On Good Friday I had a discussion with my 5 yr old grandchild Tessa. She has long known about 'Jesus crosses' and this year we talked about death. Earlier last month I had spoken to the children at Nettlestone nursery about how Easter was about death and life. For Tessa and for a little girl in the nursery death was a recent and real event, both had recently lost animals. Tessa had watched an orphan lamb die and the little girl had lost a pet cat. At the nursery she cried as she told us and was comforted and cared for by the staff and other children as we encouraged and reassured her, for Tessa there had been the ritual of burial and flowers that she described for me.
This year our whole society is obsessed by death... by the fear of death, of contagion from each other as we are reminded day on day of the death toll from the virus. Each week in the UK approximately 10,500 people die in total and in March this year this figure was lower than last year but as the Covid 19 virus continues to have an impact so the figures will rise. I remember standing in the Imperial War museum years ago and seeing the clock that ticks with the number of deaths world wide through war and I am reminded that if we had daily updates showing death from poverty, exploitation, war and obesity then our perception of the safe and cosy world we live in may be different.
At the moment it feels like our whole lives are controlled by computer models and statistics as deaths are logged and plotted; but not all deaths are the same and not all deaths are a tragedy.
As I talked to Tessa I told her about visit that I had at a death bed, an elderly lady who was leaving her frail body. I am not one for creating images of the unknowable as even from Jesus we get very little to go on when it comes to an afterlife but I told Tessa about this ladies smile as she listened to the story of Mary and Jesus, as Jesus meets her after his death (as told by John) and I told her that we need not be afraid to let go. Death is terrible, awesome and incredibly sad but it is absolutely the one true reality of our lives.... we and those that we love will die.
Easter is about DEATH... about death and Resurrection. Easter is about premature, brutal, unjust death, the worst death of all; a young person mourned by his family and dearest friends, killed by torture for a crime he did not commit, taken at the prime of his life in the fullness of his strength. In this image all death, the peaceful passing of the elderly to the still born baby are held before us and we are terrified by it. Our fear is justified, we wonder how the pain will ever heal and it may stay with us forever because death scars us and may break us. All our deaths, the death of relationships, the death of dreams. the loss of health, the futures denied us are here in this image. This present crisis has killed so many more things than people. It has killed livelihoods, shattered hope, broken relationships and filled us with fear.... and after grief and fear comes anger and we are seeing that start to build.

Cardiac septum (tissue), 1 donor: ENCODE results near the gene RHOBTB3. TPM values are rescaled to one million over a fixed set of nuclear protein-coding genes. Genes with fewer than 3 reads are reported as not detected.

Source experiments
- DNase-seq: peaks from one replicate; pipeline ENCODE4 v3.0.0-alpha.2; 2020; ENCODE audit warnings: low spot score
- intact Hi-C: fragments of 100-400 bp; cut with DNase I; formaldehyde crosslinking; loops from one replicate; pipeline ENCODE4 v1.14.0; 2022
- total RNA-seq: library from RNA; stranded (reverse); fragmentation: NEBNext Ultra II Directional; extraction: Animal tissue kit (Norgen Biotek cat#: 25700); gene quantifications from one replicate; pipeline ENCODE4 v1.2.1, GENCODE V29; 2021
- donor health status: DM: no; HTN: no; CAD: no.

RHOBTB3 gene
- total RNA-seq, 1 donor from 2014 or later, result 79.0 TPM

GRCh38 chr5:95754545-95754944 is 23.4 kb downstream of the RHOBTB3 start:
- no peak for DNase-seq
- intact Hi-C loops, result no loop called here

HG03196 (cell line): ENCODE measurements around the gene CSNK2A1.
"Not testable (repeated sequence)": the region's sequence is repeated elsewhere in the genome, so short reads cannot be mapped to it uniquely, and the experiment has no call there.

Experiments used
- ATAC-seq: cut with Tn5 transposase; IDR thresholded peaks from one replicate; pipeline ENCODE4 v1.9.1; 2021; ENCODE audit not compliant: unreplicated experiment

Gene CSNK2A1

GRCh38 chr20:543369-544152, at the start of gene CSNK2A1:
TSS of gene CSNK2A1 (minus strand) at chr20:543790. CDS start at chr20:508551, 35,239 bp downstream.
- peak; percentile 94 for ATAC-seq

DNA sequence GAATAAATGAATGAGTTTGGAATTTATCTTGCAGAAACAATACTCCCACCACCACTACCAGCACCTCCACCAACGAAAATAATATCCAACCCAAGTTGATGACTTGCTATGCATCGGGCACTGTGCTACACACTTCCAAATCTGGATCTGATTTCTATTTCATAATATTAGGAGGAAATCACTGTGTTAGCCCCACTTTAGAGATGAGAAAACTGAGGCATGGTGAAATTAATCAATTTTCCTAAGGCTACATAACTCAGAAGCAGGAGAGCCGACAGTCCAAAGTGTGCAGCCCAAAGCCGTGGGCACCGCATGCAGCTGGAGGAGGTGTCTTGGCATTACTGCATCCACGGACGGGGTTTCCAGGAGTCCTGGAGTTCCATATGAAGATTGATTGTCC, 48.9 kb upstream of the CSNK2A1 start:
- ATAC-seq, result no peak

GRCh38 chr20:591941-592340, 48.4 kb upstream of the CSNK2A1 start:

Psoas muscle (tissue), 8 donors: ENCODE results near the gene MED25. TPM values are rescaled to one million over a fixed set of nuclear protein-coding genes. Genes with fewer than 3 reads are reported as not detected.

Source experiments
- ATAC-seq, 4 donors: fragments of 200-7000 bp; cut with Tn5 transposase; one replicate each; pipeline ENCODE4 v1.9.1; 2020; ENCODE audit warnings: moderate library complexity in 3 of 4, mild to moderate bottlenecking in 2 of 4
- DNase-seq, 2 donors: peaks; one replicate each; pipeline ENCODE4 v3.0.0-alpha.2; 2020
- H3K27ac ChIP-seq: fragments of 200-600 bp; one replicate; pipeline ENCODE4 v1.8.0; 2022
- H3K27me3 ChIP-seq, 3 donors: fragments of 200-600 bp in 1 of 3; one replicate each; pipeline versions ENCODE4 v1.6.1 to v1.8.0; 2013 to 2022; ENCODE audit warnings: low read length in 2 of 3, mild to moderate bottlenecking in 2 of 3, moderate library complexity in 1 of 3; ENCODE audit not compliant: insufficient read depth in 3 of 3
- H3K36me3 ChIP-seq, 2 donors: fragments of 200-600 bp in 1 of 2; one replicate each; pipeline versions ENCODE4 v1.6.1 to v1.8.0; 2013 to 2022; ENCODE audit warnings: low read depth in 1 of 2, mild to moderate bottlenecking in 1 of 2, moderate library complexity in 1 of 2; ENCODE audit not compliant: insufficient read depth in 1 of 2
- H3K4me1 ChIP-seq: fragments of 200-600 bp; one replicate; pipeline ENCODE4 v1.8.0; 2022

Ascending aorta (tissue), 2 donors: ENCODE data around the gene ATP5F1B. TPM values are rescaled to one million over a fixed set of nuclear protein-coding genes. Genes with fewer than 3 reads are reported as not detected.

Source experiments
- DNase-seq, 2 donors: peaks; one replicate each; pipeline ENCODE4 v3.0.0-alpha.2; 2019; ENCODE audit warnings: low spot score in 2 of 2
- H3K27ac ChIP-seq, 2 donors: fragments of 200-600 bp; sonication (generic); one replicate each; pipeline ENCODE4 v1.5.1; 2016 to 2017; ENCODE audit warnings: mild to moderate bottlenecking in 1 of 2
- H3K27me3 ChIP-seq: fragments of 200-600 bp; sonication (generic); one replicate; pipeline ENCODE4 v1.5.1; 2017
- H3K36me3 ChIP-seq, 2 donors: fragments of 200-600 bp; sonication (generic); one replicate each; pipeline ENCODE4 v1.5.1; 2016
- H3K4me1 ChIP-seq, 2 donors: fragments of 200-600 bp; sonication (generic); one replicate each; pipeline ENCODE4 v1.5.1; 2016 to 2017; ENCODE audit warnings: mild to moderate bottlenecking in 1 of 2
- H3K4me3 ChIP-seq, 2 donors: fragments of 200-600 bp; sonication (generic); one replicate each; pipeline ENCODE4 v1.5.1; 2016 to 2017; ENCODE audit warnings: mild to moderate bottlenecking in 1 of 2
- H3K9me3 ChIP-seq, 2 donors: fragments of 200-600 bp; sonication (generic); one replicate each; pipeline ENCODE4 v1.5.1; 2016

I have always said that the greatest gift of our faith is the way that we can't avoid the Cross. The centrality of our faith all year is Death and Ressurection; not immortality, not blessing without cost or a fairy tale of miraculous wonders. Jesus spoke about this again and again and all year we hear His words and turn to face our fear of lifes' deaths.
Into this reality of death and the fear that is all around us comes the something that many of us have already recognized.... LIFE..... Life bursts forth. I have spoken about the Good in life about true life of relationships, of appreciation of nature and of the acts of service, the love of neighbour that we are created for. In this time of death and fear there has been a revolution in our society, we have noticed the spring and are walking in natural environments and we are desperate to do so. We have cherished our families and friends making contact any way that we can and committing to moving in together 'for the duration'. We have learnt that we can't live by bread alone, that we need each other. We are educating the children that we have brought into being, spending more time with them that we ever have, finding out who they are and learning how to live together.
We are experiencing RESURRECTION. It is not an abstract concept wrapped up in religious language. It is not a joyful frivolity that is an addition to our already blessed lives. Through death and loss we are coming to NEW LIFE.
This year what will your New Life look like? What has died? What has been born again?
In front of us all is the possibility of a completely new future, don't cling to the old, I finish with this beautiful story from John's Gospel.